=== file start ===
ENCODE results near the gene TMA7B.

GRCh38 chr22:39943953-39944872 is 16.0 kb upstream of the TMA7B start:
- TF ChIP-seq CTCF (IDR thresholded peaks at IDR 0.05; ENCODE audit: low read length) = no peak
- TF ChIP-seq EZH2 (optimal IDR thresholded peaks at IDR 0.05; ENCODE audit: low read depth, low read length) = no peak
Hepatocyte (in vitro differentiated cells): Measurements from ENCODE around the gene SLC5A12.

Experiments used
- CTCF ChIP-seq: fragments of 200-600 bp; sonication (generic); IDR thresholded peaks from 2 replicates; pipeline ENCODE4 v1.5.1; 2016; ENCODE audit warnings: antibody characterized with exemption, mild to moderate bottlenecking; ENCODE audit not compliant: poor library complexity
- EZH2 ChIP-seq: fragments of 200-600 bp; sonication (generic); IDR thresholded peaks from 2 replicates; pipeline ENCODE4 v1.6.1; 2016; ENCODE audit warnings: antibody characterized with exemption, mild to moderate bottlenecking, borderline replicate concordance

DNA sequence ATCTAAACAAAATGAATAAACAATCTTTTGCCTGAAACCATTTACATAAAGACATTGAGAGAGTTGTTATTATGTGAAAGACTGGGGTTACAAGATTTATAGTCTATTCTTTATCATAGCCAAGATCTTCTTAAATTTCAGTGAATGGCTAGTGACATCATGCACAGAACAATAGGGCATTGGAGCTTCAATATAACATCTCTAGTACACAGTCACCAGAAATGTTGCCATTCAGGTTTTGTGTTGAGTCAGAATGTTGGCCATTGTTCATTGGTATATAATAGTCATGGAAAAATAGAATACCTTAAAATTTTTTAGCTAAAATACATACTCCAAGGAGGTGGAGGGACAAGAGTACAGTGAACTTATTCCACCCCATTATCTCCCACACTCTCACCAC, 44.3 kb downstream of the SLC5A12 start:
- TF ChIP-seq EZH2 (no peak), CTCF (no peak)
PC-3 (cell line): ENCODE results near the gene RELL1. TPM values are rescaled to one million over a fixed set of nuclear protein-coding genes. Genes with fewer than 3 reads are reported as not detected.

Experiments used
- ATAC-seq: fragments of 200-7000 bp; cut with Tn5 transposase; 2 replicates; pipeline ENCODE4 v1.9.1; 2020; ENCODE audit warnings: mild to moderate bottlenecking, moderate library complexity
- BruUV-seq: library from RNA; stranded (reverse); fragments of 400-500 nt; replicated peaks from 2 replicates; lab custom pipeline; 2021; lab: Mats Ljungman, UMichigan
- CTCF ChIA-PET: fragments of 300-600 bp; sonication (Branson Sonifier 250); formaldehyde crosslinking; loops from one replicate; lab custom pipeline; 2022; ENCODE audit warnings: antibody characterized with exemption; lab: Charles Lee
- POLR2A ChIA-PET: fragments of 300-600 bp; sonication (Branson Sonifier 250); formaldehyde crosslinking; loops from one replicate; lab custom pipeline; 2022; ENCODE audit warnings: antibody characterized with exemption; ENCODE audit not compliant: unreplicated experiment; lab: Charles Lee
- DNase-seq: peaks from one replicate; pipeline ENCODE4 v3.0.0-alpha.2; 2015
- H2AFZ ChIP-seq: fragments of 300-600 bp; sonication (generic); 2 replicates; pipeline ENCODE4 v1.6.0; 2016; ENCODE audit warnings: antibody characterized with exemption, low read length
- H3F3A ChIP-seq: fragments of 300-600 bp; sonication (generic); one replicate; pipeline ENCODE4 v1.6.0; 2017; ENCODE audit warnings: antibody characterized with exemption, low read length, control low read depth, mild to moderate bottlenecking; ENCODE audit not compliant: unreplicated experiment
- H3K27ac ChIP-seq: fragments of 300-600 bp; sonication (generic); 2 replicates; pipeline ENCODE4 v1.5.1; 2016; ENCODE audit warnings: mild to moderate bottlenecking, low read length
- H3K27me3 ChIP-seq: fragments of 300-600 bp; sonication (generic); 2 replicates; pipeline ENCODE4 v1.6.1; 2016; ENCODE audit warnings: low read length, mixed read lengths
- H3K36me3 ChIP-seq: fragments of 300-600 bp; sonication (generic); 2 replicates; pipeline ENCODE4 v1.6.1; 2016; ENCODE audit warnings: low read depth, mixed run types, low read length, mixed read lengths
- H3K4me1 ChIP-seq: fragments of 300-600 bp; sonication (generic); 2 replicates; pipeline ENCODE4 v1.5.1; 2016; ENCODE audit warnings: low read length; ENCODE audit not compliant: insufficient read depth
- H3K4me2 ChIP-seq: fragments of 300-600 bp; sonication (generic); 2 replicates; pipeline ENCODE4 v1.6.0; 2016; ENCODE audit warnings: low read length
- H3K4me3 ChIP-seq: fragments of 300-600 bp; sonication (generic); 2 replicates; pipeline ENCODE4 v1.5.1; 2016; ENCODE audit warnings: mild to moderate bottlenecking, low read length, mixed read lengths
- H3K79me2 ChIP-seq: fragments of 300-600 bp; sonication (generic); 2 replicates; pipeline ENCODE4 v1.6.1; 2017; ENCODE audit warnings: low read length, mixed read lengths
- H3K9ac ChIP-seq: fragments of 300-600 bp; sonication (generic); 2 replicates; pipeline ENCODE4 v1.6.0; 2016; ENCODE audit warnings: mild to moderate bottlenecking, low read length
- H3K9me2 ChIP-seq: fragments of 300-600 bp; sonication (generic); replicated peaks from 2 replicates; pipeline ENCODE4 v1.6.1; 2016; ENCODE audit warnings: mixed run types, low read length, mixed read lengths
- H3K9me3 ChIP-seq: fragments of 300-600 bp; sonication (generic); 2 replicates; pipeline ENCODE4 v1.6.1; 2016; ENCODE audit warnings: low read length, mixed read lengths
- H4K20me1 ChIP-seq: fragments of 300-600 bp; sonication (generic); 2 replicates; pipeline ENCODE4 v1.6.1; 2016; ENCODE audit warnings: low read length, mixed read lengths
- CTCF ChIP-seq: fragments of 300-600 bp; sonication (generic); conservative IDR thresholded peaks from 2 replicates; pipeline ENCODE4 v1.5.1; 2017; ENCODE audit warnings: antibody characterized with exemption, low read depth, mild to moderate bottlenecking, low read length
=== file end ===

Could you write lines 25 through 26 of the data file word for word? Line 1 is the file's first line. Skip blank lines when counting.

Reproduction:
- H3K4me3 ChIP-seq: fragments of 300-600 bp; sonication (generic); 2 replicates; pipeline ENCODE4 v1.5.1; 2016; ENCODE audit warnings: mild to moderate bottlenecking, low read length, mixed read lengths
- H3K79me2 ChIP-seq: fragments of 300-600 bp; sonication (generic); 2 replicates; pipeline ENCODE4 v1.6.1; 2017; ENCODE audit warnings: low read length, mixed read lengths